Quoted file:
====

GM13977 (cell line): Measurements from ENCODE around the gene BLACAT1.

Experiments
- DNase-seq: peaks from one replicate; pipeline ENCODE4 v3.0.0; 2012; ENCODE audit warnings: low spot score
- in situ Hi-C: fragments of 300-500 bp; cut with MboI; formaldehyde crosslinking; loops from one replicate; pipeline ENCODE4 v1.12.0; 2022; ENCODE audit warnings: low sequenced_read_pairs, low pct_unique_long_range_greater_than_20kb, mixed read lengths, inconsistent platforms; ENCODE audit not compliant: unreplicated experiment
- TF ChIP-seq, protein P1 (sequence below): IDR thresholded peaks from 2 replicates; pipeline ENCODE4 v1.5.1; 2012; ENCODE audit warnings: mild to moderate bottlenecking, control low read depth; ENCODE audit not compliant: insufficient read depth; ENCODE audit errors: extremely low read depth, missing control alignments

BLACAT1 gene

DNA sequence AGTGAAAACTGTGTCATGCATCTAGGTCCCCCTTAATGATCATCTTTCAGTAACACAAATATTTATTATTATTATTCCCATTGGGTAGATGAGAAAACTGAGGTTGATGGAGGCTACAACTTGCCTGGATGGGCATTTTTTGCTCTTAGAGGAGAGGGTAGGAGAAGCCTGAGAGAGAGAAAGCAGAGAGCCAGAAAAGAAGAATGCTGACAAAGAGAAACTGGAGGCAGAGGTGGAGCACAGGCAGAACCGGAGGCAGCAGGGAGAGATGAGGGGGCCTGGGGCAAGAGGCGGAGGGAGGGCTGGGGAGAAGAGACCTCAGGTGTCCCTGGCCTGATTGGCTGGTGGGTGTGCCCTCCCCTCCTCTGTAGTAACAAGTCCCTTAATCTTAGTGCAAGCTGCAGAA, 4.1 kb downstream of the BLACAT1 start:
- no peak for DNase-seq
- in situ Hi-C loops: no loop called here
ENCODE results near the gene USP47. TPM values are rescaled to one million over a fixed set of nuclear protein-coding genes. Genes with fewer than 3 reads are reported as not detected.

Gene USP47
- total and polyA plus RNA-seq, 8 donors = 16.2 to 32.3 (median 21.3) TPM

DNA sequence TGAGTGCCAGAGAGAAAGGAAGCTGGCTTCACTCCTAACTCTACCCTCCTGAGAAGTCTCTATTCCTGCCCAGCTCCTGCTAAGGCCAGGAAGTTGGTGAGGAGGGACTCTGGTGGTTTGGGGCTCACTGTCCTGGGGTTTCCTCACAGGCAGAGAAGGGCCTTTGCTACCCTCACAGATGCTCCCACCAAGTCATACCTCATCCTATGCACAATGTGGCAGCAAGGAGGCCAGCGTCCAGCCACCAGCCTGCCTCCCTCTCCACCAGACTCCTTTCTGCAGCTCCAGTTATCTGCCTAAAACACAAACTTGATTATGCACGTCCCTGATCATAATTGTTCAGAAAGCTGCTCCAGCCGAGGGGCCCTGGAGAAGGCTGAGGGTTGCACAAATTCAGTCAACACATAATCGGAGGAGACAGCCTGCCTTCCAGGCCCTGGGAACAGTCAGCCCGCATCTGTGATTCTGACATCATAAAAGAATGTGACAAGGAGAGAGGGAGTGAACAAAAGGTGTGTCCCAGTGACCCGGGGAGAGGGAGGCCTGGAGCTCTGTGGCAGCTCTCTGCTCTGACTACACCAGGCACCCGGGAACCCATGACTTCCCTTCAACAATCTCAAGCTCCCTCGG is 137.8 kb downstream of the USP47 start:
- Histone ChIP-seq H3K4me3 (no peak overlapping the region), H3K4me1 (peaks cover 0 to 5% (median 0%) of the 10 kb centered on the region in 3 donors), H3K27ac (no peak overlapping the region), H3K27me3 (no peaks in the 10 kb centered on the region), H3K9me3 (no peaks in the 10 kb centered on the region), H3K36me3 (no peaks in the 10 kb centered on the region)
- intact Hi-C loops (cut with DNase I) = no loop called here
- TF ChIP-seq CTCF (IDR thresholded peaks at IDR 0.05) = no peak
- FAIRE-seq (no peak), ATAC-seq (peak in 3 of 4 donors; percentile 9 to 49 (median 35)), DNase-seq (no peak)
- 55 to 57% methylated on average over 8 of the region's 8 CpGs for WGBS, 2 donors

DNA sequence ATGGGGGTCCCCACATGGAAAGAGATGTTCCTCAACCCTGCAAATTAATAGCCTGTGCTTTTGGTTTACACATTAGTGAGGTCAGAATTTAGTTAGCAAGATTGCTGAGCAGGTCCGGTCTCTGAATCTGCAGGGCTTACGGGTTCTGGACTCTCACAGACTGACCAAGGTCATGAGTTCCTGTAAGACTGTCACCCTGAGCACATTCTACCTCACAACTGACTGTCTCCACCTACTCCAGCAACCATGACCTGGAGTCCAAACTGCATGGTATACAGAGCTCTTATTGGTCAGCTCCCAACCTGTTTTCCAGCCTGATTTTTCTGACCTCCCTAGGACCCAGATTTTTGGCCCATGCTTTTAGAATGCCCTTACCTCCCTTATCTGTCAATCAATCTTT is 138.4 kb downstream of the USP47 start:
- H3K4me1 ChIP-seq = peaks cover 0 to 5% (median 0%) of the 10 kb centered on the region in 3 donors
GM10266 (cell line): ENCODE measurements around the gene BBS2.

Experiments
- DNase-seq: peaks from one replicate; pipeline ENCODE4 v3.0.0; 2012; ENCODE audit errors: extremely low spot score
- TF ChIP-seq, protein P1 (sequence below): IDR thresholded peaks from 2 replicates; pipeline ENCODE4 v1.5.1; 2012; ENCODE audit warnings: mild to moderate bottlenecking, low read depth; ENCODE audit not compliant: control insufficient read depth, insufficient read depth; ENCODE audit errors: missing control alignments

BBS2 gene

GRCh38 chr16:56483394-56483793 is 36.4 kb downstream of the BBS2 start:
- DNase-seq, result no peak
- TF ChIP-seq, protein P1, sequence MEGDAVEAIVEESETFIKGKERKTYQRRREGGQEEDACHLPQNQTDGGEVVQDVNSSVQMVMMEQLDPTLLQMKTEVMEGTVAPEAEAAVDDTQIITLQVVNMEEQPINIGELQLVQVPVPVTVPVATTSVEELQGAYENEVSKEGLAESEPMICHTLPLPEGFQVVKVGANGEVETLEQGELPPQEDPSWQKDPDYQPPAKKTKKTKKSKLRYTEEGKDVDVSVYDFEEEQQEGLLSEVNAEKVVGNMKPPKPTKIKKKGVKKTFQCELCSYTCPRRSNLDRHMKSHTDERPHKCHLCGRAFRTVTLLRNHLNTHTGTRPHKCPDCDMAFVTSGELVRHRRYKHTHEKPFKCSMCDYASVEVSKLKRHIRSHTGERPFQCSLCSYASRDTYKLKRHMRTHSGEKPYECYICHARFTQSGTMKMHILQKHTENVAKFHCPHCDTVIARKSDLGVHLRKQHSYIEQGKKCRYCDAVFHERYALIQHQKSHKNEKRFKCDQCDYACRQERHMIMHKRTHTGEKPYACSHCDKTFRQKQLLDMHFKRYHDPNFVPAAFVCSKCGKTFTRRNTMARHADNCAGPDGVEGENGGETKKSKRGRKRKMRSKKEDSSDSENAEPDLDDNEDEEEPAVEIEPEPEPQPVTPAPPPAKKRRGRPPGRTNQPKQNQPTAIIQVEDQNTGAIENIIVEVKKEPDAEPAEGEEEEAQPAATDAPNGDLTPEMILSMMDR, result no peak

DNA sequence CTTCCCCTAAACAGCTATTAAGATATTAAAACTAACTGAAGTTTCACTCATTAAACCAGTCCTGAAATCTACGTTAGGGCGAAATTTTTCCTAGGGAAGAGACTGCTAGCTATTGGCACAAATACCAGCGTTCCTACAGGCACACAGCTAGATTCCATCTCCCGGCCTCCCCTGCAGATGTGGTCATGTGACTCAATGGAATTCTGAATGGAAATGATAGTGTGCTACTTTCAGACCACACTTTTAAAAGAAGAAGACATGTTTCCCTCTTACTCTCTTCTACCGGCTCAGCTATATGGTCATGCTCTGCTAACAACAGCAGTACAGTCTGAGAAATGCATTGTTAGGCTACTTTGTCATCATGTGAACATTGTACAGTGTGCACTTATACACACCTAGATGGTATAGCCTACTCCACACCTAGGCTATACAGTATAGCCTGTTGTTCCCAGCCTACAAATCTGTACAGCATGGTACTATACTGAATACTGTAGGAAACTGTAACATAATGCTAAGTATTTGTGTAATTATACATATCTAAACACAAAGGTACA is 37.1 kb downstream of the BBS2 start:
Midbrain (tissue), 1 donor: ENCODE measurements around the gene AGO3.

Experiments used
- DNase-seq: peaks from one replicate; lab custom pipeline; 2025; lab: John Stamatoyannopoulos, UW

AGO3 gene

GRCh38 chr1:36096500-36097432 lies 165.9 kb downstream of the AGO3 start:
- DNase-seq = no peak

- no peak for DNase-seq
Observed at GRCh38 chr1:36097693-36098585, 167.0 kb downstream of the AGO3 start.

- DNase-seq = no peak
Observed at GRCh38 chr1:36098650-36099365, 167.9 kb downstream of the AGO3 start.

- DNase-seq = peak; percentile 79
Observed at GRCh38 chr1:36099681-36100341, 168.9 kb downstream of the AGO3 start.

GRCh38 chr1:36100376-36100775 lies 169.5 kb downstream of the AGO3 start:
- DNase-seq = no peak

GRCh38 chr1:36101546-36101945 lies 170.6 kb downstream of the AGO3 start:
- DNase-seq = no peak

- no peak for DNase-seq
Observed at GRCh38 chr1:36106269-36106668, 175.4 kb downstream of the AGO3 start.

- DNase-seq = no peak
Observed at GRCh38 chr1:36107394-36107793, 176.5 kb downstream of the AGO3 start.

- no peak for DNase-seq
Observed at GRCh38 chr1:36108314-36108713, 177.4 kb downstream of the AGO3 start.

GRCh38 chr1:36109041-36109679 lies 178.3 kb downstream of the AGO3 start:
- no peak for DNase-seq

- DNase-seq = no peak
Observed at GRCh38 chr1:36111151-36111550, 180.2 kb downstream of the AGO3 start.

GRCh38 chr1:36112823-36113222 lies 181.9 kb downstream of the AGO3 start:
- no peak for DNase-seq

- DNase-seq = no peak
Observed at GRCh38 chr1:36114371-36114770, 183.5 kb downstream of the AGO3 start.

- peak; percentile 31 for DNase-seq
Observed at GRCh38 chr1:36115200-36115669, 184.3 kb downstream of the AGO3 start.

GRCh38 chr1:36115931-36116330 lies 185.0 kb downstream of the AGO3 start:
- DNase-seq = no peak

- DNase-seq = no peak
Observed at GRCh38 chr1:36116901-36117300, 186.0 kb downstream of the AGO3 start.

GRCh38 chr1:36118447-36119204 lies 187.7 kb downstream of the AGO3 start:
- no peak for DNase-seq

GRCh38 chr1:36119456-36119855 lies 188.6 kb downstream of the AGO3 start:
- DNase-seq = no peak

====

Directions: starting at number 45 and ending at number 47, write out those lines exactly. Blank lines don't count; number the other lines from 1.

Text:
- DNase-seq = no peak

- no peak for DNase-seq
Observed at GRCh38 chr1:36106269-36106668, 175.4 kb downstream of the AGO3 start.